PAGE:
I was temporarily blinded when I walked out of the bright light of the parking lot and into the darkness of the club.
Once my eyes adjusted to the dim light, I saw a woman on the stage wearing nothing but a black lace thong and a pair of heels. She wasn’t dancing; she was swaying a bit to the music, running her fingertips slowly down her sides and then back up again.
She was prettier than I expected to see in a rundown Akron strip club. Her youthful face seemed incongruous with the experience suggested by her almost bored expression. Her body was thin but not angular, and the stage lights exaggerated the whiteness of her skin. She turned and revealed a tribal tattoo on her lower back. I paused and watched her run her fingers through her blond hair.
I made my way to the bar to get a drink—a Diet Coke—not because I was thirsty but rather to break my twenty dollar bill. Instead of sitting at the bar, I took a seat at a table alone. Although the showroom was only sparsely populated, there were more people, both customers and dancers, than I expected to see at such an early hour of the day.
The song that was playing, not one I recognized, ended with patchy and unenthusiastic applause. The woman seemed not to care about the overall lack of recognition for her efforts and expertly managed the steps off the stage. She walked deliberately toward me, stopping in front of me, easily breaking the personal space barrier. I sat, Diet Coke in hand, looking up at her, speechless.
I wanted to say hi.
“Do you wanna tip me a dollar?” she asked, sweetly. Her voice suggested that she was a smoker.
“Yes,” I replied, fumbling for my money that I had put in my front pocket. I sorted through what remained of the broken twenty to find a single, which took a few seconds longer in the poor lighting than I wanted it to, adding to the awkwardness I felt. She pulled the thin lace of her panties away from her hip so that I had a place to put the dollar.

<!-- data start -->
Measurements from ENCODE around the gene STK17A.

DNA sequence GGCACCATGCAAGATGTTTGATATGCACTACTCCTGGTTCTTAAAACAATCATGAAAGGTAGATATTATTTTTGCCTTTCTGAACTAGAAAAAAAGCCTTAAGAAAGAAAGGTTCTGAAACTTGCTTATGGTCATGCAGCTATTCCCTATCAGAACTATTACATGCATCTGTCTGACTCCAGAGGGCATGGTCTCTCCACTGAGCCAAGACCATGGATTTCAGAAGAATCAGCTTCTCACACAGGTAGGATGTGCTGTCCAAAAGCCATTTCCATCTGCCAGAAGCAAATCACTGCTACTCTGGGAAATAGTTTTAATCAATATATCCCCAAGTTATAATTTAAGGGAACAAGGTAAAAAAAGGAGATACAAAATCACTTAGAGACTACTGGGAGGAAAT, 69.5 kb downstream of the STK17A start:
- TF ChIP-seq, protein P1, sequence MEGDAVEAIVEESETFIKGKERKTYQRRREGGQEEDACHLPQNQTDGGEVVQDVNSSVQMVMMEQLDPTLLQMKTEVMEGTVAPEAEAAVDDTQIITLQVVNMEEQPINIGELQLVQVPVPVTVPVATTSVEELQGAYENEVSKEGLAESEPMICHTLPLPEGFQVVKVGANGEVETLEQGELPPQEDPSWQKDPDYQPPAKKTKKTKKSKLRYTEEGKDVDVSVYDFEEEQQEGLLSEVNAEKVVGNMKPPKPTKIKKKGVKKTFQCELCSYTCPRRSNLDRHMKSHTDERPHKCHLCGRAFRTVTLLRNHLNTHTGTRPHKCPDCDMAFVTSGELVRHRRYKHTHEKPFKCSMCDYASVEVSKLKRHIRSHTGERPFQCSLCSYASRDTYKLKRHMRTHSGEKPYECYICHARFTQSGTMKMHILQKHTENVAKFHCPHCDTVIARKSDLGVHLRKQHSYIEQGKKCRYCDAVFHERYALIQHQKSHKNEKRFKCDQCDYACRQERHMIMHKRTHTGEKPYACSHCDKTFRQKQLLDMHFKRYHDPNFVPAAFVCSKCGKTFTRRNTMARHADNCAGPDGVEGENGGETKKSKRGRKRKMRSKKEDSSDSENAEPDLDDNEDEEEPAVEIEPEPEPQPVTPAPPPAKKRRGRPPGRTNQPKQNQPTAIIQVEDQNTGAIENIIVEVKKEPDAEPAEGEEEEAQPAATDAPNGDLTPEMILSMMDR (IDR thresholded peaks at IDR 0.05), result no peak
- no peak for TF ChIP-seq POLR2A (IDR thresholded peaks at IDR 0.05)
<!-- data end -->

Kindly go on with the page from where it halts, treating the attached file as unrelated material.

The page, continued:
“Are you interested in a private dance?”
She instructed me to go toward the back of the club to a line of unoccupied chairs against the wall. I saw nothing private about this set-up.
“The black one is the most comfortable one,” she said, pointing elegantly toward the black chair on the right side of the row. I headed to the chair, leaving my drink behind, and sat. She followed me.
“Pull the chair away from the wall a bit,” she commanded, and I complied. She sat on my lap like a high school girlfriend would do, knees together, and put her arm around my neck.
“We’ll wait for this song to end,” she said, as she made herself comfortable on me. It was ten dollars for a private dance, I found out, and she wanted to make sure I got an entire song to be fair. I looked into her blue eyes and wrapped my arm around her waist. I wanted to talk to her, but I didn’t dare, fearing she would hear the nervousness in my voice. I decided it would be better if I remained quiet.
“What’s your name, sweetie?”
“Jeff,” I managed to get out. With that, the song finished, and a new one—my song—started. The woman stood up, straddled me and sat back down on my lap, this time facing me like a lover. She put her hands on my cheeks and looked into my eyes, studying me momentarily.
What she did next surprised me.
She put her arms around me, pulled me close to her, and held me tight. In return, I wrapped my arms around her, hugging her. As the song played, she swayed and moved slightly to the music, rubbing her cheek against mine, pressing her lips against my neck. My left hand slid down her back just below her waist and my right trailed up to the nape of her neck. Slowly, rhythmically, she moved to the beat as we embraced. Finally, she pressed her forehead against my forehead as the song ended.
There was no dancing, just flesh touching flesh, closeness, a simple connection.
“Thank you,” she said, indicating that our arrangement was complete. We let our hands slide off of each other’s bodies and shared a smile. “You’re the first guy I danced for today; you’re nice, you smell good, and you’re cute. I think it’s gonna be a good day.” She turned and walked toward the bar, greeting a few of her co-workers.
I got up and walked out of the club. I sat in my car for a moment and experienced the strangest sense of well-being. It wasn’t love that I felt for her, not in the romantic sense. It wasn’t lust either. It was connection to another human being.
We touched. I felt happy.
The dark cloud of isolation and self-doubt cleared for a bit, and I was happy for the reprieve.
Love elephant and want to go steady?
Apprentice Editor: Pamela Mooman / Editor: Travis May